They were all like that Donnie said, that scene in the ’90s. Junkies, low-lifes. There was some sadness in their self-destruction I probably romanticized but knew nothing about. Those stories people told about seeing Chris play, or the first time they heard such-in-such…the loss of Chris was a loss in their own histories they mourned, a group-mourn in Seattle for a figure we thought represented us, could be the hero we wanted for ourselves.
We got outside the office and Donnie told the story of a famous writer friend he knew, a story the writer told Donnie about seeing Chet Baker play back in the ’80s: when Chet took a break halfway through, one of his handlers came over to the writer, invited him backstage to hang with Chet, to have a drink and a smoke. But the writer declined, said no thanks, I just came for the music. You were better off that way, not knowing.
And of all the stories Donnie told me in his salon I rarely wondered at their truth, but it was possible someone would reveal Donnie as otherwise too, as different than I imagined. We knew each other through these 20 minute increments every couple of months, for years now. The time he shaved my head when I got my promotion, that last job at Starbucks. The same week we bought our house, and he said your energy is flowing now man, let’s just shave your fucking head. He said it like that and I didn’t hesitate, I said yes.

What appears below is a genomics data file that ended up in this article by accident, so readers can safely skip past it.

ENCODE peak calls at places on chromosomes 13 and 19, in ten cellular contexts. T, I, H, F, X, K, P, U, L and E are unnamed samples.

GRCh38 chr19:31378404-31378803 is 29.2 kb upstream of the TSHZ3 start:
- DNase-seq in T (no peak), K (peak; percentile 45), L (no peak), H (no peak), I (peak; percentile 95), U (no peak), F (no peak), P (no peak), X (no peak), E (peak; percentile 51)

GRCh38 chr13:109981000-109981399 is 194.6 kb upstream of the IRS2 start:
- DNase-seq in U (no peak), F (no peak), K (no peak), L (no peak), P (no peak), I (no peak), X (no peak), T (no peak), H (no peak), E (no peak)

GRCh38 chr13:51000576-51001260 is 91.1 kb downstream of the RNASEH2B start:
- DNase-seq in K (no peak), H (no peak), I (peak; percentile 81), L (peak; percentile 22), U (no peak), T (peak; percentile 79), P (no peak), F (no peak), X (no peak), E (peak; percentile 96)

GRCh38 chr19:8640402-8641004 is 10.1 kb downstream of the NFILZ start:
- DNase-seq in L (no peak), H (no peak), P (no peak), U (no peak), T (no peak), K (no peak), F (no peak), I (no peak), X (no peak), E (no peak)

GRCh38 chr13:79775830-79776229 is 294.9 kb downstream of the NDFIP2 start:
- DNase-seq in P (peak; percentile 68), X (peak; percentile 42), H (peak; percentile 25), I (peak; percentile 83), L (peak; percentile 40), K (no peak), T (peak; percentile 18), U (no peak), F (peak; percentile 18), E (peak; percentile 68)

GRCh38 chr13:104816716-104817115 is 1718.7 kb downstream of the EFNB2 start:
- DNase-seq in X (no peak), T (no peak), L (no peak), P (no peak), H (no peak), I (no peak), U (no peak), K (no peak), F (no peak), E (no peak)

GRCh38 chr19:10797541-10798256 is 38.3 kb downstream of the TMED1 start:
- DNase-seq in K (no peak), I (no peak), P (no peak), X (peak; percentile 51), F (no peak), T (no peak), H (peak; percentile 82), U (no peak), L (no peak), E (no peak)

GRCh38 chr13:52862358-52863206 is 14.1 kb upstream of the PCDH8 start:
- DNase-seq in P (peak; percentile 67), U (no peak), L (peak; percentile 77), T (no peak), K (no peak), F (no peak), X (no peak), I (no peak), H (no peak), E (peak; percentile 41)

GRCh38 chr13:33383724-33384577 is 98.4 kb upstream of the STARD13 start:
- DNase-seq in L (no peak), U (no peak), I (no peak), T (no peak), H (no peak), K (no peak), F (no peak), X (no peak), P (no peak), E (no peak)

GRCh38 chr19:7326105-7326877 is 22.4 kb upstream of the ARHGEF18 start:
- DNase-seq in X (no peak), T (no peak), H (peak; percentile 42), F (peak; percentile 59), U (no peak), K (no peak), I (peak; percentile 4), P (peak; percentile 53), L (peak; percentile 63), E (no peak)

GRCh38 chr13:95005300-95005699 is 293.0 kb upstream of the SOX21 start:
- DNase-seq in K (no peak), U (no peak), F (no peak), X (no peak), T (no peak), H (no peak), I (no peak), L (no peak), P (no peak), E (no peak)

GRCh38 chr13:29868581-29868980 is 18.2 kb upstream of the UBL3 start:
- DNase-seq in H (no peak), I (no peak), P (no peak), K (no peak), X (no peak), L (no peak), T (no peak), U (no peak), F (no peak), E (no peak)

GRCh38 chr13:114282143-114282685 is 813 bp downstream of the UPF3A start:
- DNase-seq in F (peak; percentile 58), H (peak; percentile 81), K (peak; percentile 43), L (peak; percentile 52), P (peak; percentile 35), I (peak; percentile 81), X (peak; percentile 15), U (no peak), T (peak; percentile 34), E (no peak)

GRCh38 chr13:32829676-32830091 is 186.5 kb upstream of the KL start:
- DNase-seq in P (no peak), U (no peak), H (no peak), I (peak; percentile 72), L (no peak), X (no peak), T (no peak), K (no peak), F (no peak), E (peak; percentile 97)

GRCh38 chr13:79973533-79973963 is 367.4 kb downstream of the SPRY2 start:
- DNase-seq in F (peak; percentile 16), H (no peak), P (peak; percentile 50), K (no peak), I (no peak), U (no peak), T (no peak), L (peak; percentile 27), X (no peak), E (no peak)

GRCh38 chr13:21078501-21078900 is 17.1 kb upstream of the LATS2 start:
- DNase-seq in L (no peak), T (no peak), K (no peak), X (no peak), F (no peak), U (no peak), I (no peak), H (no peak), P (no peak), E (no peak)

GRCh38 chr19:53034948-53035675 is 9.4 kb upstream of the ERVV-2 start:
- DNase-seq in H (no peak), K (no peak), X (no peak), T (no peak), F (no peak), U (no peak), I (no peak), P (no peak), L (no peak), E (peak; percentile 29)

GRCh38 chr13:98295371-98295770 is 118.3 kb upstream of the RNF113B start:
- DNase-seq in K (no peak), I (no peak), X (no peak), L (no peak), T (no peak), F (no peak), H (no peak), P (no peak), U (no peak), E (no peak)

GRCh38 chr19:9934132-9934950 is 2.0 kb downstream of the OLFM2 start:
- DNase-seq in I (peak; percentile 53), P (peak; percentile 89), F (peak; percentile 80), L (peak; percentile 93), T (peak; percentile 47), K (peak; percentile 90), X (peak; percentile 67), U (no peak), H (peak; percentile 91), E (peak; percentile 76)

And earlier this year we talked about the band King Crimson because Donnie’s friends with Robert Fripp, has met Eno, has worked with a number of musicians on that scene: each time I sit in his chair and we look in the mirror, it’s like pushing ‘shuffle’ on a deck of stories, the same with my step-dad John: pivoting off one scene into another, spinning stories like a magic trick, like those big oily bubbles you can make with a couple of wands.
Donnie was friends with Fripp, and Fripp played with Bowie on the song “Heroes.” I could meet Fripp and be just one link away from Bowie. But Fripp wouldn’t want to talk about that time, Fripp would want to talk about Fripp. Or nothing at all.